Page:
How to kill movie piracy: charge $1 for movies, and 50c for episodes

Movie piracy is the next big thing. The RIAA is quickly realising that their reputation is nearly beyond unrecoverable, after taking to court single mums, dead people, and children. In the meantime, in Australia they are having secret meetings to try and work out a way to prevent movie privacy. The solution is simple: to kill movie privacy, allow people to download movies, make it cheap, and make it easy. Yes it's hard. But yes, it's rewarding.

Is GNU/Linux just not cool anymore?

Software is becoming less and less important. Most people today just don't care about what software they use, what operating system they run, or who is behind the pretty screens they see. What they want, is something that works. Or, better, anything that works. This shift caused a series of changes which shook the whole industry. One of them amongst them: are GNU/Linux and free software in general just not cool anymore? Google Trends gives some interesting answers.

Book Review: Annie's CS101 by Dmitry Zinoviev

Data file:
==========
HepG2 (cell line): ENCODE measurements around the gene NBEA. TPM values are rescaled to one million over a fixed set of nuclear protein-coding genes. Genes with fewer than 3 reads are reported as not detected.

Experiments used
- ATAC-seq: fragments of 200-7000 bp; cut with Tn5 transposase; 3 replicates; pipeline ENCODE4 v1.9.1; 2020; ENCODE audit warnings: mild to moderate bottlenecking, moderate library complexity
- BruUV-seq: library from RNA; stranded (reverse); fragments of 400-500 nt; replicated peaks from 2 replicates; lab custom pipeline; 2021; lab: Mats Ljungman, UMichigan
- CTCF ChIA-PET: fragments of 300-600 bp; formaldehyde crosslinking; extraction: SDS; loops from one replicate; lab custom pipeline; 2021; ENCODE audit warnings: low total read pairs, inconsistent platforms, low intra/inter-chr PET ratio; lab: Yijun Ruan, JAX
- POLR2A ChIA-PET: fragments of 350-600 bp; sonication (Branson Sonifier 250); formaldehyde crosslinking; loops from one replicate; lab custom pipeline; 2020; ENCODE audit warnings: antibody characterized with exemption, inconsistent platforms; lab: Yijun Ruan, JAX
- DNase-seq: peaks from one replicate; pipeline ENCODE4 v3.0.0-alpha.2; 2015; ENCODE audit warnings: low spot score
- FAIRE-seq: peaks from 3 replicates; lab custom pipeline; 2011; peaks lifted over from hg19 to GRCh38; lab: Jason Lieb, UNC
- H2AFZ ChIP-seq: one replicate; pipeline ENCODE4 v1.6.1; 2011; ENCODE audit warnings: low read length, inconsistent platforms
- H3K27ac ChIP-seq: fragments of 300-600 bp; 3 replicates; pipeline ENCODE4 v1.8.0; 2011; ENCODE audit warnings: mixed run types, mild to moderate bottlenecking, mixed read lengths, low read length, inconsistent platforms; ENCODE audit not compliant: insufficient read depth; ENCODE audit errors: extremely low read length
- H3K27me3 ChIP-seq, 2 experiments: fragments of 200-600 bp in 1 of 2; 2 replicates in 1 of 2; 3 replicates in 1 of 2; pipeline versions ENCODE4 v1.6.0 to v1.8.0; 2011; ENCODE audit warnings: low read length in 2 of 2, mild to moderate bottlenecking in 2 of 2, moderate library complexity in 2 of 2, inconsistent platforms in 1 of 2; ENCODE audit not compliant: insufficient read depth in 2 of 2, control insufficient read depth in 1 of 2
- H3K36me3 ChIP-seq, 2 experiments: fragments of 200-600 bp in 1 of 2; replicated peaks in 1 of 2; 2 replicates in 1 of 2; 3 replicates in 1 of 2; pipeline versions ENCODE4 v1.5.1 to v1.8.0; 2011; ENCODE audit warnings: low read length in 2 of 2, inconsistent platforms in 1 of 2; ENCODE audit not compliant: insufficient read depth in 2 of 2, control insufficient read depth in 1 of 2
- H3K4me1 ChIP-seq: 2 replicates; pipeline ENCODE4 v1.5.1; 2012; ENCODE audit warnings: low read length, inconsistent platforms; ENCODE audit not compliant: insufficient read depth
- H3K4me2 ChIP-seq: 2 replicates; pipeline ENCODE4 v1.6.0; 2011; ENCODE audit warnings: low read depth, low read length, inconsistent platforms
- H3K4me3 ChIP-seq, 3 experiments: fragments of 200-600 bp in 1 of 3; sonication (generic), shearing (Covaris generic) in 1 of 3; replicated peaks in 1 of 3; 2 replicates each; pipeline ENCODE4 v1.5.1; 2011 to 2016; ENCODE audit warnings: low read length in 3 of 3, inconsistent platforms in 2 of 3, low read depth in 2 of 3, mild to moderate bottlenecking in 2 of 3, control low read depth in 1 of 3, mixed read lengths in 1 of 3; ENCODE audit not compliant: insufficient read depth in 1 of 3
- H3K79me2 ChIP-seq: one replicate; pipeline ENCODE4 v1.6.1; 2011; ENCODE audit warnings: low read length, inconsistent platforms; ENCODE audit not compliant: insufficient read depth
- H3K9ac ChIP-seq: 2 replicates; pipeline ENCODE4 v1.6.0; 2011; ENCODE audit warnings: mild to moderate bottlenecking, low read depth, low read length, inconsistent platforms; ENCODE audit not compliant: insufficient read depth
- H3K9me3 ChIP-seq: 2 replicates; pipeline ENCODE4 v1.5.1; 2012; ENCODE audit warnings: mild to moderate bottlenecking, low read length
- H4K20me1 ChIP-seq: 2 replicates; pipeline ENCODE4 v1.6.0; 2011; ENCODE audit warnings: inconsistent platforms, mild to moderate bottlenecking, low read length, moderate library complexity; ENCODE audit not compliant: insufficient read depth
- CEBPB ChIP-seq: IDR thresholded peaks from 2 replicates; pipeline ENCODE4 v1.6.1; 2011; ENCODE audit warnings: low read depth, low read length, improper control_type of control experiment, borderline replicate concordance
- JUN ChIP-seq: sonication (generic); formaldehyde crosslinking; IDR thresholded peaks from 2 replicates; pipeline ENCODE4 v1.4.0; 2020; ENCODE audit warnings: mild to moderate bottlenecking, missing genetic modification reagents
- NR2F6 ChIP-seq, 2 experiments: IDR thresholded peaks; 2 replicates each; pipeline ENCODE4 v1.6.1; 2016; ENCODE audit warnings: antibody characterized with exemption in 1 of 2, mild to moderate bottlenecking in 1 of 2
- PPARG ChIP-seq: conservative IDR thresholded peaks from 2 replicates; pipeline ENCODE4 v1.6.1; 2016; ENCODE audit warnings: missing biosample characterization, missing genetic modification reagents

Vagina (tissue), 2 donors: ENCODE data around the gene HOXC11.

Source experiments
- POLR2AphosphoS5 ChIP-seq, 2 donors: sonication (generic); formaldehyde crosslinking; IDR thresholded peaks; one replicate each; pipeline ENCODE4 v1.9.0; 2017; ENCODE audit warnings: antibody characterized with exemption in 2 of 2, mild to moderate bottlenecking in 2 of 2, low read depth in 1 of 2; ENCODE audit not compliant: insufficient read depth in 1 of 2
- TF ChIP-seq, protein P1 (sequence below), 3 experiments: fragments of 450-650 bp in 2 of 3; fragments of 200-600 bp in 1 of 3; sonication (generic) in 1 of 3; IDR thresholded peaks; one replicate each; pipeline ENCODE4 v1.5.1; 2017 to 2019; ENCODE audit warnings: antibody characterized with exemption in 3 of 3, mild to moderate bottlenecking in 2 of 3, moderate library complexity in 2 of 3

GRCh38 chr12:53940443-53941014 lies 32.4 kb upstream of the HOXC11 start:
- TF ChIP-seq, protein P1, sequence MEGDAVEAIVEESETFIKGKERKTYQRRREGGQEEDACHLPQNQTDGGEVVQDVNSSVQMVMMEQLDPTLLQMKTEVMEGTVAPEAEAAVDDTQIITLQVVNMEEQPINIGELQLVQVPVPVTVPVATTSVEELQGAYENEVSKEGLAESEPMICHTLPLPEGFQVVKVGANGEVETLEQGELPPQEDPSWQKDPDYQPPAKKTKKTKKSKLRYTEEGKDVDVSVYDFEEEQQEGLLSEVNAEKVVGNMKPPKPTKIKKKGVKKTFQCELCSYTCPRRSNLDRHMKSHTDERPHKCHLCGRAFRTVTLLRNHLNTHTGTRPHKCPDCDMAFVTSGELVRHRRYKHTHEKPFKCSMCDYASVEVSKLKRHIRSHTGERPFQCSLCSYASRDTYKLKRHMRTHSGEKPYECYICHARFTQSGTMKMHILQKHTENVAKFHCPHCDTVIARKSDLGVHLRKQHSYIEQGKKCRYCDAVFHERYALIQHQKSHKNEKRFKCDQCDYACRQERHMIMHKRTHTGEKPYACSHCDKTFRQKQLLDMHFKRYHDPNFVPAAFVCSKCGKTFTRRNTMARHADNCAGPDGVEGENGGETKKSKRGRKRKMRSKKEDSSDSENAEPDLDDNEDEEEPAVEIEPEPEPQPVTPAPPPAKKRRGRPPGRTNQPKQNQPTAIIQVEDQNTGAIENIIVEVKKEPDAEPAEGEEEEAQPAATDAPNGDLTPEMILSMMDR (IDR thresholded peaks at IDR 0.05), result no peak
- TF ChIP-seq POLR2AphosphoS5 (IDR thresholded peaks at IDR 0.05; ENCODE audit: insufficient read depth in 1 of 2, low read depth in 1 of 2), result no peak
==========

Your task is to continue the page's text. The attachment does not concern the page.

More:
The full title is "Annie's CS101, A Charting Approach to Computer Programming." This is an interesting approach to an introductory programming course -- the target is for younger learners (although not children), and it focuses on the thought process behind conceiving of a programming problem and solving it. The language of instruction is Python, although this is not really a Python book.

Book Review: Machinima by Matt Kelland, Dave Morris, and Dave Lloyd

If you're wondering what machinima is, this book is a good starting point. If you're wondering what machinima is likely to be capable of and what its history has been like, then you'll likewise find it very useful. If you are looking for a how-to or tutorial on making your own machinima, then you'll find this book disappointing. It's basically a highly-illustrated "coffee table book" about the machinima artform.